Approximately 250 gay rights activists marched to the New Jersey state house in Trenton yesterday for a meeting of the Senate Judiciary Committee, NJ Politicker reports:
"Garden State Equality activists just mobilized at their West State Street headquarters, received a megaphone buck-up from their leader, Steven Goldstein, and headed for the Statehouse'. We progressives are fired up, and not just the gays,' Goldstein said in a weekend email blast to supporters, which he amplified here this morning. 'If the Democrats don't enact marriage equality now, after years of telling us to wait, it will cause a huge schism between the state Democratic party and its entire progressive base,' he added. 'And it could change the political landscape of New Jersey permanently.'"
Watch highlights from Garden State Equality's press conference, AFTER THE JUMP...
Here is where things stand in the legislature:
The Asbury Park Press:
"Christie, a practicing Catholic, has said he would veto a gay marriage bill. Outgoing Gov. Jon Corzine, a socially liberal Democrat, has said he would sign such a bill. A poll released last week showed that New Jerseyans narrowly support gay marriage. But enthusiasm for the bill has waned since Christie, a social conservative, beat Corzine by 100,000 votes on Nov. 3. The election was widely viewed as a referendum on high property taxes, strangling state debt and continued unemployment, making some lawmakers skittish about taking on a potentially divisive issue like marriage equality. Gay rights activists lobbied at the Statehouse on Monday, calling on lawmakers to post the bill for a vote and threatening to withhold support to Democrats who don't back the measure. At a protest outside the Statehouse, activists said civil unions — currently allowed in New Jersey — do not offer the same protections of marriage...After a private meeting among Democratic senators, bill co-sponsor Sen. Loretta Weinberg insisted the gay marriage bill isn't dead. She said discussions would continue, tamping down persistent chatter that the measure lacks support to pass. Legislative leaders have said they won't post the bill for a vote unless it has at least 21 votes in the Senate and 41 in the Assembly."
"Some Democratic legislative leaders — including the majority leader, Stephen M. Sweeney, who will become Senate president in January — have said that they view Governor Corzine’s loss as a gauge of the public’s unease with the troubled economy, and fear that voters might resent elected officials who appear distracted by social issues. He said he did not think this was the right time to enact the bill. Other Democrats worried that if they passed a same-sex-marriage bill while Mr. Corzine was on his way out of office, they might anger voters, energize Mr. Christie’s conservative base and alienate socially traditional Democrats. With Mr. Christie scheduled to take office on Jan. 19, supporters of the proposal are under pressure to move quickly. Lawmakers and gay-rights advocates say they are confident they can get the measure through the General Assembly. But Senate Democrats met to discuss the measure on Monday and — despite intense lobbying from a coalition of gay-rights advocates and other groups — did not schedule it for a vote, because they appeared unable to muster the 21 votes needed to pass it."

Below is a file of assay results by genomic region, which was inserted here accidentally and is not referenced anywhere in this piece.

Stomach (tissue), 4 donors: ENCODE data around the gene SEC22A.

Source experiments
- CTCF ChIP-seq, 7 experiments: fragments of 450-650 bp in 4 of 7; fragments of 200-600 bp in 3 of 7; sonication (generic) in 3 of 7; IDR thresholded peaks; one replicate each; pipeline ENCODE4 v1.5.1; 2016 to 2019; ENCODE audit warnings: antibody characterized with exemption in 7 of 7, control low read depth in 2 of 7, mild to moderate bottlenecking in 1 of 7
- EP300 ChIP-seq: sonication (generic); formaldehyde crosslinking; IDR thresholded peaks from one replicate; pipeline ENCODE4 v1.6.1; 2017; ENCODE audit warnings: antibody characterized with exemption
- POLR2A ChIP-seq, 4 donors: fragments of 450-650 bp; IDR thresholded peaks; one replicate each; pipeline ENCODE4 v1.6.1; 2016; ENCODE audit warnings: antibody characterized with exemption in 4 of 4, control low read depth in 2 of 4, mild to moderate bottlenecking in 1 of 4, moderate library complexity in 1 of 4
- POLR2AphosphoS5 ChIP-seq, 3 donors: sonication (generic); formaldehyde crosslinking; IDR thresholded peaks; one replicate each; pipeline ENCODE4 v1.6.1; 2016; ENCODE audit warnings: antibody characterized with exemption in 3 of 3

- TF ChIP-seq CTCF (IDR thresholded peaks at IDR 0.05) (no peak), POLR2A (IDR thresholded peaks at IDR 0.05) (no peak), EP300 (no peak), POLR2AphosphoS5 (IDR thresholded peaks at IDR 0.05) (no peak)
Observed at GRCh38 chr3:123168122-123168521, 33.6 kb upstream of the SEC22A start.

And here's some related news. The National Organization for Marriage (NOM) said in a press release it has $500,000 to spend on a radio ad against marriage equality in the state:
"The ad, 'Give Me a Break,' underscores that Gov. Jon Corzine had four years to push a gay marriage bill, and the losing governor should not waste legislators’ valuable time by pushing a gay marriage bill in the lame duck session when New Jersey voters expect elected officials to focus on far more urgent priorities, like jobs, the economy and the budget. 'In the next two weeks NOM will spend $300,000 in voter outreach on the theme of this ad, including radio ad buys, direct mail, and online advertising,' said Brian Brown. 'We have reserved an additional $200,000 for advertising and direct mail outreach if the legislature continues to spend more and more of its time into December fooling around with a vote for gay marriage that New Jersey voters do not want.' The latest installment in NOM's New Jersey campaign will bring the total NOM has spent in New Jersey in 2009 in automated calling, radio and television ads, and direct mail voter outreach to more than $1 million."
Listen to the ad HERE.
Watch a video of the crowd at the Senate Judiciary Committee meeting and the Garden State Equality press conference, AFTER THE JUMP...
A YouTube commenter writes of the peek inside the Senate Judiciary Committee chamber: "I find it interesting that so many of the same-sex marriage supporters are left to stand. It may have been their choice, but it is not obvious. It makes me imagine a time, maybe 40 years ago, when mostly black inter racial marriage supporters might have been in that room. My guess is that they would have been expected to stand as well while the defenders of the status quo sat in the ordered chairs like they belonged there."